nakayama

November 25th, 2016, 4:55 am #33


The Equivalence of Acceleration and Gravitation in General Relativity



So far, you've demonstrated nothing and debunked nothing.
You just keep saying the 'accelerated & non-accelerated' frames of reference are not equivalent' over and over without really demonstrating anything.

So let me give you a head start to enlighten you!

When a system of reference undergoes uniform acceleration, distant masses in the front of it must appear to accelerate towards it at the same uniform acceleration. By contrast, distant masses behind this same system of reference must appear to accelerate away from it at the same uniform acceleration.

Since there is no privileged system of reference in general relativity, an observer at rest with respect to this accelerated system is entitled to consider his system at rest and that the distant masses are undergoing the acceleration in question. And hence, he must conclude that the entire "space-time territory in question is under the sway of a gravitational field".

Look more closely at the profile of this equivalent gravitational field. All distant masses in the forward direction are accelerating towards the system of reference at the same uniform rate; while all distant masses in the backward direction are accelerating away from this same system at the same uniform rate. And this means that the source of this gravitational field must be located somewhere beyond the accelerating-away masses.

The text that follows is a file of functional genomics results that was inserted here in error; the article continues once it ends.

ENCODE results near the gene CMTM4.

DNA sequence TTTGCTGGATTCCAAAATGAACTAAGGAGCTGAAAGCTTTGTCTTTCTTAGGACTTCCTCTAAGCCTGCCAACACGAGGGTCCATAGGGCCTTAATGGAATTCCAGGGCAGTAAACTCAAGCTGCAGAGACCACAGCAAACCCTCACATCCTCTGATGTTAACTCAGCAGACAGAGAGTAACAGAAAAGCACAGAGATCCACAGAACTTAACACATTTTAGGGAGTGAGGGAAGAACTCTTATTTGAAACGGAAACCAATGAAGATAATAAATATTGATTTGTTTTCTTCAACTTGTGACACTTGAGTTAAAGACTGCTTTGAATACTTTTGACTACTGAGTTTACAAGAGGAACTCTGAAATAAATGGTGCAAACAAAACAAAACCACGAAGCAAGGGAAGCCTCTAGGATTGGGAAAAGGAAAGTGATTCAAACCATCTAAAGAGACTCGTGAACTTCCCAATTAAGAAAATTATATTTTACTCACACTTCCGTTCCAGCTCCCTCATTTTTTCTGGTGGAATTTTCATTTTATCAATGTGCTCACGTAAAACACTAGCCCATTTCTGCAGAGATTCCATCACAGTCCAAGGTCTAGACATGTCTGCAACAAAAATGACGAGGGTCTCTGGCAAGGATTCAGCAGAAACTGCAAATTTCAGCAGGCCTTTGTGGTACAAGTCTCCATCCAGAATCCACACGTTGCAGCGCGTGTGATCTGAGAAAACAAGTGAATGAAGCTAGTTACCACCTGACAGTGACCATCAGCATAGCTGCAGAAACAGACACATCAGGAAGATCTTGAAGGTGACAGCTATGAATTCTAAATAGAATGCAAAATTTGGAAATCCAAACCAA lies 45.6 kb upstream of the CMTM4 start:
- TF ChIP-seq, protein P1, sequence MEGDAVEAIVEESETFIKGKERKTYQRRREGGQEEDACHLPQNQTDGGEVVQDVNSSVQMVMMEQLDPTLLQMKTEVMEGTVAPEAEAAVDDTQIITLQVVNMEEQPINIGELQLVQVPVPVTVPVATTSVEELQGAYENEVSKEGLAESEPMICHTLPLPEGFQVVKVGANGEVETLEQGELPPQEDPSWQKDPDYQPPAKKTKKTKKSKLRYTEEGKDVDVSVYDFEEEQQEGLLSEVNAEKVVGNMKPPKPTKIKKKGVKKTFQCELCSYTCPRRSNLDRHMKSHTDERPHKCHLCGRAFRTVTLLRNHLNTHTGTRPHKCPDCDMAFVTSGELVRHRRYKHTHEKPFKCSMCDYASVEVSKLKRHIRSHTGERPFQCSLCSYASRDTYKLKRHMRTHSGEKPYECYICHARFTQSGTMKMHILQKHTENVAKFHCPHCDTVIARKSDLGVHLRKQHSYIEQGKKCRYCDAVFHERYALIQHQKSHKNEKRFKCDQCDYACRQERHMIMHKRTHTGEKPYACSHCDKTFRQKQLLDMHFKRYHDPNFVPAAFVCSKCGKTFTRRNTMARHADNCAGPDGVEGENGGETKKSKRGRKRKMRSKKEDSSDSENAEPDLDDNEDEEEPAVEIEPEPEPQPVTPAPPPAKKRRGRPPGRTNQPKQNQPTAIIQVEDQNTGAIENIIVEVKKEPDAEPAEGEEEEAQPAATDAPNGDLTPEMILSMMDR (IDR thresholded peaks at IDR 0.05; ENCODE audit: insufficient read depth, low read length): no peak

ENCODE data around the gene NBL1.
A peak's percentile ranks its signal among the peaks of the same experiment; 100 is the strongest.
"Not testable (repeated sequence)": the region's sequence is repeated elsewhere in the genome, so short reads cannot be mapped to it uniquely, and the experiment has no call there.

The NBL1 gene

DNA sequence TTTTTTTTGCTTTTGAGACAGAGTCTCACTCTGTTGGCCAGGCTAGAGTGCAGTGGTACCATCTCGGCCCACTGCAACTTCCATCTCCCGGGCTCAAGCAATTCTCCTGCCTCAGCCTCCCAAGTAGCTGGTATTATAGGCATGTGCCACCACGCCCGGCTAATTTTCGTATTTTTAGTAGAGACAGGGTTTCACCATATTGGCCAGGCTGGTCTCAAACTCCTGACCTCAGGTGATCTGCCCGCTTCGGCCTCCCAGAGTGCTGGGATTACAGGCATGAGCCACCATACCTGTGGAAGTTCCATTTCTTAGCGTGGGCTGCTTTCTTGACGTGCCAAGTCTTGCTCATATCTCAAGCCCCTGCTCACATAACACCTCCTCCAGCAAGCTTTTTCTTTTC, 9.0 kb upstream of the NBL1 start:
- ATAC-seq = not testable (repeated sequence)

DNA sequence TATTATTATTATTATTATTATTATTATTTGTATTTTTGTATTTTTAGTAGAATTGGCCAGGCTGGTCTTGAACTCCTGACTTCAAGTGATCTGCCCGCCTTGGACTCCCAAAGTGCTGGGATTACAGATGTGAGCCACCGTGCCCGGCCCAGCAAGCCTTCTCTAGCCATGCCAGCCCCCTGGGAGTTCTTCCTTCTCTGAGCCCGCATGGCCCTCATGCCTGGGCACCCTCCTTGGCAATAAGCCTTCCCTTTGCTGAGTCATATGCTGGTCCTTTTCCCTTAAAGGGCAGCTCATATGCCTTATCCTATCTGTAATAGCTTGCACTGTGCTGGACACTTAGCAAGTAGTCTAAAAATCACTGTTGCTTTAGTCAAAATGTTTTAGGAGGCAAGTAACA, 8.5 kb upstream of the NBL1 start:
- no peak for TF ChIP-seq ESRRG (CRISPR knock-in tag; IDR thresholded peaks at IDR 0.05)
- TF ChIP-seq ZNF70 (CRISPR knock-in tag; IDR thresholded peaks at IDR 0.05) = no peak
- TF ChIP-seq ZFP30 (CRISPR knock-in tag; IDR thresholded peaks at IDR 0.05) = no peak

I hope, now, you're enlightened, and can see very clearly that acceleration and gravitation are indeed equivalent in every respect and exactly as Einstein concludes in his 1916-groundbreaking paper.

Allow me to rewrite previous posts (Nov 18, Nov 19).

On the ground (inertial frame), a disk is rotating horizontally. Centrifugal force (inertial force) is the same in all direction. The second disk is rotating vertically. Centrifugal force (inertial force) will be the same in all direction also. Gravity and inertial force each will be noninterference. On the ground (inertial frame), a disk is rotating vertically. Suppose that strength of gravity (g) varies. But no variation will be seen on centrifugal force (inertial force). Gravity and inertial force each will be noninterference. Free fall will not be zero gravity.